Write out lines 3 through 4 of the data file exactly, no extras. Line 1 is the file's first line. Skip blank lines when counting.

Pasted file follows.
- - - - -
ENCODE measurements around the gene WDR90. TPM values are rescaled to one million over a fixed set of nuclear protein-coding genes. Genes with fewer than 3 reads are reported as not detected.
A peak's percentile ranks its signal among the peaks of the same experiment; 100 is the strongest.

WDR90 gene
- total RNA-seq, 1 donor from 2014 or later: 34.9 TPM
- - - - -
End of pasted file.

WDR90 gene
- total RNA-seq, 1 donor from 2014 or later: 34.9 TPM